William of Orange gave de Ruvigny the Portarlington estate as a gift for war services. It cannot be judged whether de Ruvigny chose the role or was pushed into it, but the town became a centre for the settlement of retired soldiers and their families from these regiments. From 1692 to 1702 Huguenot soldiers came and went.  Whatever occupations they had had in France, the military became a permanent life for many families. A high number were officers, and from the minor nobility of southern and western France. In many cases their title in France became their surname in Ireland. The Robillards were Sieurs de Champagné near La Rochelle, and in Ireland became known as Champagné. This image was puffed up by Borrowes who wrote:

The exiles formed a highly select society…of pure morals, and of gentle birth and manners. They were contented, cheerful and even gay. Traditions still exist of military refugees in their scarlet cloaks in groups under the old oaks in the market place, sipping tea out of their small china cups…

It is an enticing picture, augmented by reports of gardens, orchards, and families conversing in French living in houses of French style, and the Irish kept very much out. Only two or three of the settlers were rich enough to plan fine gardens and houses, and they did seek to maintain their Frenchness, but this experience was not shared by all. For many the military cloaks were probably sold, and instead of old battles talked over, it would be the dire consequences of late payment of pensions. There was no tea for Jean de Chizadour, an ensign in Belcastel’s regiment on a pension of one shilling and sixpence and ‘une très mauvaise cabine’. Several times the church had to step in with financial aid when pensions were delayed.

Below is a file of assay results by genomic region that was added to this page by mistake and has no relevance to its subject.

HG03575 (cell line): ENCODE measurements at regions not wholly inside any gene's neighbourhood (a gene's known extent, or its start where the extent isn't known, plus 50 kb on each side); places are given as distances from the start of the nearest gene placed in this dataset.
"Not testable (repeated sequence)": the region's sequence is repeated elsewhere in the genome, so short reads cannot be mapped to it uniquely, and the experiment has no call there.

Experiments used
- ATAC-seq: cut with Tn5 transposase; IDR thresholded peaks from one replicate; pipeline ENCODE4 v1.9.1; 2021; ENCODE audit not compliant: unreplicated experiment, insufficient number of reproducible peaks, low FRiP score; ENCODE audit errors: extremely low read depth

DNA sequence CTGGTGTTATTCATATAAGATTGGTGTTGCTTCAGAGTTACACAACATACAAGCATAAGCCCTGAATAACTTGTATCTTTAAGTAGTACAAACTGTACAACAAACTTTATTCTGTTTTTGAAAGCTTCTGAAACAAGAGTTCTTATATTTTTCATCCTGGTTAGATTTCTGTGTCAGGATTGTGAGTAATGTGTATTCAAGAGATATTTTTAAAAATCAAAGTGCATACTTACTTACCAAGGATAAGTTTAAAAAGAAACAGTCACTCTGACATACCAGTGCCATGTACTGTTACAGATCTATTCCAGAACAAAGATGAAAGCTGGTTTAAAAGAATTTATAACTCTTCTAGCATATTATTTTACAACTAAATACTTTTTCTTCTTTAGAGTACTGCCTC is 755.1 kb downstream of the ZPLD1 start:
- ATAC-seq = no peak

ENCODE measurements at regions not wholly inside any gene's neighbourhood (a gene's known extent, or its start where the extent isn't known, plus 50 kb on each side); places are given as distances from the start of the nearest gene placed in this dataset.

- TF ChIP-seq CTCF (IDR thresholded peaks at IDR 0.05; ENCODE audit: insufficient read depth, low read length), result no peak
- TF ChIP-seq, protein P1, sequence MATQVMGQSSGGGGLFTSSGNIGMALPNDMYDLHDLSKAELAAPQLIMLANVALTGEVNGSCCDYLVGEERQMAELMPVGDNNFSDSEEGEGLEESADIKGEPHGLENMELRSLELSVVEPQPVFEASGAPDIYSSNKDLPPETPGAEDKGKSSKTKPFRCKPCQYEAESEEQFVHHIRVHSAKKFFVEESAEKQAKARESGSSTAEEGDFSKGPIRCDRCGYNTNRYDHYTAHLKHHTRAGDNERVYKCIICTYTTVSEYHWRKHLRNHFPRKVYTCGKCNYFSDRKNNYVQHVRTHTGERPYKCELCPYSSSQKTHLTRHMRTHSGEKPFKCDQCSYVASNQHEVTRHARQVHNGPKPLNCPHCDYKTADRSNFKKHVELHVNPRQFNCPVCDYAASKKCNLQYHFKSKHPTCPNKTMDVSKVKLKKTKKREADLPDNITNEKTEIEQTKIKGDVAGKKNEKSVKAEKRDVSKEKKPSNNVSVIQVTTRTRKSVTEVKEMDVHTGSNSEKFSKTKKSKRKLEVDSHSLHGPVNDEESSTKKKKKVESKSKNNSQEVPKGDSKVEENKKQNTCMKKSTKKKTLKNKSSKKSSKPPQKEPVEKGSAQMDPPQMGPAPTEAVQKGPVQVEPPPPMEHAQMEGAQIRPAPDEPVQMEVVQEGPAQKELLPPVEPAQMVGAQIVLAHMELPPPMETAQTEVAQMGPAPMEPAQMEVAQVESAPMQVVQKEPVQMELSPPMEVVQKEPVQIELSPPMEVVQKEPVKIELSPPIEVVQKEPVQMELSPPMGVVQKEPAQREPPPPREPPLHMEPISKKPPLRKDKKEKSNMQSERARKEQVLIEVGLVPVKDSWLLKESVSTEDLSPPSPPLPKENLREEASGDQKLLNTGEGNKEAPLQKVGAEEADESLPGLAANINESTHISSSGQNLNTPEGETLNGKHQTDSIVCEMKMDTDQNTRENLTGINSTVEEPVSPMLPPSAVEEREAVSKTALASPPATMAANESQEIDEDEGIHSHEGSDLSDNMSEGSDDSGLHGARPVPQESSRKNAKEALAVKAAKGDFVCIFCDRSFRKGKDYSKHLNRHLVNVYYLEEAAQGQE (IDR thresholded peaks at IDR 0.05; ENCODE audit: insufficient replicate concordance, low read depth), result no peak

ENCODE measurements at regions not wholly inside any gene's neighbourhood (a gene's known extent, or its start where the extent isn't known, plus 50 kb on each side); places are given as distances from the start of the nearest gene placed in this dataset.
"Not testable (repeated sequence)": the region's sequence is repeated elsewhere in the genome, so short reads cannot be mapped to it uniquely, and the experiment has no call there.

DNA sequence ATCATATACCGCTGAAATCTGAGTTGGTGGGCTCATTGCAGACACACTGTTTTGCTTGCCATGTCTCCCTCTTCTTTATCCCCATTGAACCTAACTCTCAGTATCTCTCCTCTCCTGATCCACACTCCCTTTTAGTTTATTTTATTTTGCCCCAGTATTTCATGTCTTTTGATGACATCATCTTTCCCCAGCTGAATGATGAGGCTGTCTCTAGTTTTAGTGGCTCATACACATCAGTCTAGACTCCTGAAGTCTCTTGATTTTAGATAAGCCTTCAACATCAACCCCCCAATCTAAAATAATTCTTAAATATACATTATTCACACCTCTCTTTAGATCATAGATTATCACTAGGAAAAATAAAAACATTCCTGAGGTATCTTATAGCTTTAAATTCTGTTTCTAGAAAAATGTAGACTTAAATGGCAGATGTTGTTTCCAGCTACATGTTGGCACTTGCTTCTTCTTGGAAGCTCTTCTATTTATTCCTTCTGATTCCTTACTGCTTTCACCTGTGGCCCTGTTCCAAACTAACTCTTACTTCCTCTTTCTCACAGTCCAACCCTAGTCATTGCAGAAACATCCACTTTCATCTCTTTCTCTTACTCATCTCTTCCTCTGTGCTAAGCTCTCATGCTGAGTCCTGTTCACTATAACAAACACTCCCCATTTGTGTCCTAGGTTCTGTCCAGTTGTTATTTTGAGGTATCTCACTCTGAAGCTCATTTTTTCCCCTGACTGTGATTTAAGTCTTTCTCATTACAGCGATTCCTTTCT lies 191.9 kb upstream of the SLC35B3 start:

Housing was a problem. De Ruvigny financed—he had to—the erection of between 130 and 150 dwellings, and he established two schools, one for the French children and one for the English who had remained from Lord Arlington’s plantation. Then disaster struck.

Dean Arthur Champagne of Kildare(1714-1800), a man of many livings,and son of the family who fled La Rochelle in 1987. (Courtesy of The owner)

Dean Arthur Champagne of Kildare(1714-1800), a man of many livings,and son of the family who fled La Rochelle in 1987. (Courtesy of The owner)